• VM David

        Exactly. If the Padres are worried about demoting him over $500k or his future contract value, we have much bigger problems than Jedd Gyorko.

  • Geoff Hancock

    My only concern really with sending Jedd down is that potentially could do more damage to him from a confidence level than having him work through it up here. Then again, how long can the team wait for him to pull out of it. I’m hopeful the past week+ is a sign of good things to come. It’s impossible to tell how much signing these extensions weigh on a player but considering his contact is similar to last year and pitchers are pitching him similiarly, this has to be more mental than anything.

    • If someone could be mentally broken by a demotion to the minors it’s just a matter of time before something else breaks him. I’d give Jedd another week to see if he can emerge from the funk – if not, give him a breather in El Paso.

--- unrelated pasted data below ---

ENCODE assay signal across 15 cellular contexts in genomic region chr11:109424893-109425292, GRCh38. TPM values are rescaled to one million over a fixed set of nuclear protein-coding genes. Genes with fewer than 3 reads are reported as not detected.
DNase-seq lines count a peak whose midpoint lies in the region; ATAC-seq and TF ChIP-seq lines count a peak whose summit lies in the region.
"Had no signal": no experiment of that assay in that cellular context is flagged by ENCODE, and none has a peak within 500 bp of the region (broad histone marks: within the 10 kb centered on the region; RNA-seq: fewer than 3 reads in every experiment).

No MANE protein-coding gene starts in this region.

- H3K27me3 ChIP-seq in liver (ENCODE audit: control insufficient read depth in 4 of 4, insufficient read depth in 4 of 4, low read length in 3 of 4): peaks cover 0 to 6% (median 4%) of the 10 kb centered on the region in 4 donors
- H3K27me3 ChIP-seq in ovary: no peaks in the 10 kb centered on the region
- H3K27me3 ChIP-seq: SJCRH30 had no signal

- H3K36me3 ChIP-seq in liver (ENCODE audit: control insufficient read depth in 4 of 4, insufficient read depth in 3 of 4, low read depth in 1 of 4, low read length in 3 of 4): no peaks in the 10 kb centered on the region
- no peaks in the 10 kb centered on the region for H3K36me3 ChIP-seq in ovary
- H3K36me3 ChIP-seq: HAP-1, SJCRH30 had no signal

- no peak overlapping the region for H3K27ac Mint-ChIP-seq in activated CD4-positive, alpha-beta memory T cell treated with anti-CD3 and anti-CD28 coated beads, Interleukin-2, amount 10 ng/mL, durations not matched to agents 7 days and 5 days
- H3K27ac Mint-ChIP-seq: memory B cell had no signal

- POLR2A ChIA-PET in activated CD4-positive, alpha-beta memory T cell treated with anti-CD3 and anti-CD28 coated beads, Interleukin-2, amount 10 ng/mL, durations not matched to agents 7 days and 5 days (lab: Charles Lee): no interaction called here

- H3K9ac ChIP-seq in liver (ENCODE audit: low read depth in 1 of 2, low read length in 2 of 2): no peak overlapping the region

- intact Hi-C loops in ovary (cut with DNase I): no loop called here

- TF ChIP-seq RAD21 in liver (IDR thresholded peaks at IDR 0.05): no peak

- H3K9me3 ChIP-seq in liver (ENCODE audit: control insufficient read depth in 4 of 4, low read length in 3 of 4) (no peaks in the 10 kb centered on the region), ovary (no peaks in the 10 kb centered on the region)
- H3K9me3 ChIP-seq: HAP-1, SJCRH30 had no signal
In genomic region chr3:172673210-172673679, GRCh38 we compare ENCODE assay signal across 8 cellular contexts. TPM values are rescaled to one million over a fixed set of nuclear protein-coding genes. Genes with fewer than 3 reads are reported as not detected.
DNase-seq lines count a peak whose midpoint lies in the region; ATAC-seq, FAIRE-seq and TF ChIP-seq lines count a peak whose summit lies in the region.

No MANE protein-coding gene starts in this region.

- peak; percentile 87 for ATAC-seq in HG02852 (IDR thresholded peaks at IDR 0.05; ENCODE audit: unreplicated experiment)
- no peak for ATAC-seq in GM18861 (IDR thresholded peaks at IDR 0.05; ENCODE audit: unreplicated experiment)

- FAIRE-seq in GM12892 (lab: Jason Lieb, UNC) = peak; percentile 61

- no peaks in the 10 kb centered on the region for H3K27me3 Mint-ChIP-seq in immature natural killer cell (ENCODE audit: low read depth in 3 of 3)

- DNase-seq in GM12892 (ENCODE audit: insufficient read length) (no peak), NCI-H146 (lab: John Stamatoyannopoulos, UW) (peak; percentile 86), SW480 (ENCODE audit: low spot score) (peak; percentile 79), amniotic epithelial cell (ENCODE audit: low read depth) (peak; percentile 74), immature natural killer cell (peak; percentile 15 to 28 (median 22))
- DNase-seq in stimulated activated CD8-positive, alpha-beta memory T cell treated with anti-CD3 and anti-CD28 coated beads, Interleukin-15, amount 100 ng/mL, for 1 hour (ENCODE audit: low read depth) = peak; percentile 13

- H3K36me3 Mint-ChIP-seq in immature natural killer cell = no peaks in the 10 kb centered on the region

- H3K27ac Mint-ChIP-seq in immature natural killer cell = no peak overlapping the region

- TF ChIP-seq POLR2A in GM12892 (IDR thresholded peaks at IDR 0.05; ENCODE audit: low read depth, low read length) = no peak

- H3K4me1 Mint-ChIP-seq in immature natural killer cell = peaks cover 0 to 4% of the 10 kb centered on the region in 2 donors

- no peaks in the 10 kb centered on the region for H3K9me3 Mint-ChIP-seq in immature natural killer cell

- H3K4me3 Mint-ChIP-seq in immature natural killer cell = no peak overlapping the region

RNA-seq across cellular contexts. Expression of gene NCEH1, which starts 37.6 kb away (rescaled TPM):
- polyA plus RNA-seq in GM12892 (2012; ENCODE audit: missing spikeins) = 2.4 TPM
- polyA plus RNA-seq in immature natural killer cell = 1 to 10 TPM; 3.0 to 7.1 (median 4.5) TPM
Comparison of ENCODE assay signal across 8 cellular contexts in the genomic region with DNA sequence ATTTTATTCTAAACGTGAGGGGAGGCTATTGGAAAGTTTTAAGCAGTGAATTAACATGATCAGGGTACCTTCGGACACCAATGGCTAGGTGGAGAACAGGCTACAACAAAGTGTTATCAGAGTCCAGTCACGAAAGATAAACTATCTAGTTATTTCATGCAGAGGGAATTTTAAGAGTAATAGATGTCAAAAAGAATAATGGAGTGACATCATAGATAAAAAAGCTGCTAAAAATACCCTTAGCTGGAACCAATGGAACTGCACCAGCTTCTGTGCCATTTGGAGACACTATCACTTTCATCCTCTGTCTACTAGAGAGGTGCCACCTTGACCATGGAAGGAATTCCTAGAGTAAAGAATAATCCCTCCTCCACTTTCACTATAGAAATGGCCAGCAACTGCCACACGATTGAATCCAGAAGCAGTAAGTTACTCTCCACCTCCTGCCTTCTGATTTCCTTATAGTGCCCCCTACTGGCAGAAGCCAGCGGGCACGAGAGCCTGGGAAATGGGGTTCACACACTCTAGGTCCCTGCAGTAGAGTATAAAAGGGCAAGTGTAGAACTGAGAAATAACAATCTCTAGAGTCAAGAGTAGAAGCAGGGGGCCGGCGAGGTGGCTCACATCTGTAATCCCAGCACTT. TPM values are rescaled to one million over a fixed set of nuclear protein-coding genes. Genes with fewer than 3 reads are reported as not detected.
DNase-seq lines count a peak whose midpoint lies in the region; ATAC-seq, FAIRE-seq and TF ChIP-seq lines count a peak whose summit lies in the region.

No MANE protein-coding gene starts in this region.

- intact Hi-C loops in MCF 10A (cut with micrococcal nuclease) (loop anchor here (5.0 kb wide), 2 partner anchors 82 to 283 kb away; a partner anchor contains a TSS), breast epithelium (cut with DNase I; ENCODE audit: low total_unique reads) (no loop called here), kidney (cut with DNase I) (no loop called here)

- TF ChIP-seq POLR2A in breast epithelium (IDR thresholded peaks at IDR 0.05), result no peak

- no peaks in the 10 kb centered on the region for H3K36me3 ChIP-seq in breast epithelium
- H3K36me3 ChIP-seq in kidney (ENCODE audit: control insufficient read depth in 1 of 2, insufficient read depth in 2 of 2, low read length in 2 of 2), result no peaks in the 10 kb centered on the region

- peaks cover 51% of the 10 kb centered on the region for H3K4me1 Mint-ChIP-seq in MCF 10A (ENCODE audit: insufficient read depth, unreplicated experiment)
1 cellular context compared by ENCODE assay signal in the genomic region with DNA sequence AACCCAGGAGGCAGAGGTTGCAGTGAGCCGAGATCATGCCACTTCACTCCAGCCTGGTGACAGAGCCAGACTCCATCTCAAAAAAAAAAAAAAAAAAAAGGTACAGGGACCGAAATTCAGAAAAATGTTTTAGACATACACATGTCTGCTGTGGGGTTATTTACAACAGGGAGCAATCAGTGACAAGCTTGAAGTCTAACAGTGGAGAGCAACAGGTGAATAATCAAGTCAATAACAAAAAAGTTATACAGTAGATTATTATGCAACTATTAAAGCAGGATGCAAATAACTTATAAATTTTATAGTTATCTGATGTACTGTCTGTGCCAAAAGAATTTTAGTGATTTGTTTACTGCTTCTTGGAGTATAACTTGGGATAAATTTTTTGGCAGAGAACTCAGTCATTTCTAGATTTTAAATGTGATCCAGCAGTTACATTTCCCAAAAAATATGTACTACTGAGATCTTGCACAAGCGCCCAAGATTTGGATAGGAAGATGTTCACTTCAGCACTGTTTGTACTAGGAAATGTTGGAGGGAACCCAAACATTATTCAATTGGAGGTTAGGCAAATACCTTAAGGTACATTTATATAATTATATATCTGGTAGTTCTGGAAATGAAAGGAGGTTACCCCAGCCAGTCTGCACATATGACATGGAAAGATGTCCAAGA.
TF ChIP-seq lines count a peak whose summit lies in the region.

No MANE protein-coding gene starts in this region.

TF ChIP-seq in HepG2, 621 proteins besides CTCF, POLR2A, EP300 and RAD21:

• And I know “a week” sounds arbitrary but I was thinking that would get him to June 1st. Then I looked at the calendar – holy crap, 6/1 is on Sunday!

      • Billy Lybarger

        He’s had 1/3 of the season. It pretty much is what it’s going to be.

      • I think back to Kouz and how horrible he was in April and May of 2007. I thought, why is Bud Black sticking with this guy?! And then Kouz turned it around come June.

        I’m a dreamer.

      • Geoff Hancock

        He’s also had 125 games in 2013. I’m more likely to believe that’s more the real Jedd and this is a (ever growing) blip.

    • I don’t think Jedd would mope if sent down. I would expect the Padres to explain to him exactly what’s going on before he flew to El Paso. Your quote talks about his mental toughness as well, so I don’t see this as an issue.

      Many years ago the Braves sent Ron Gant to AA when he was their hot rookie and struggling at the ML level. Worked out OK.

      Good post, I like the different take from what I wrote earlier his week.

  • Patience is a what again?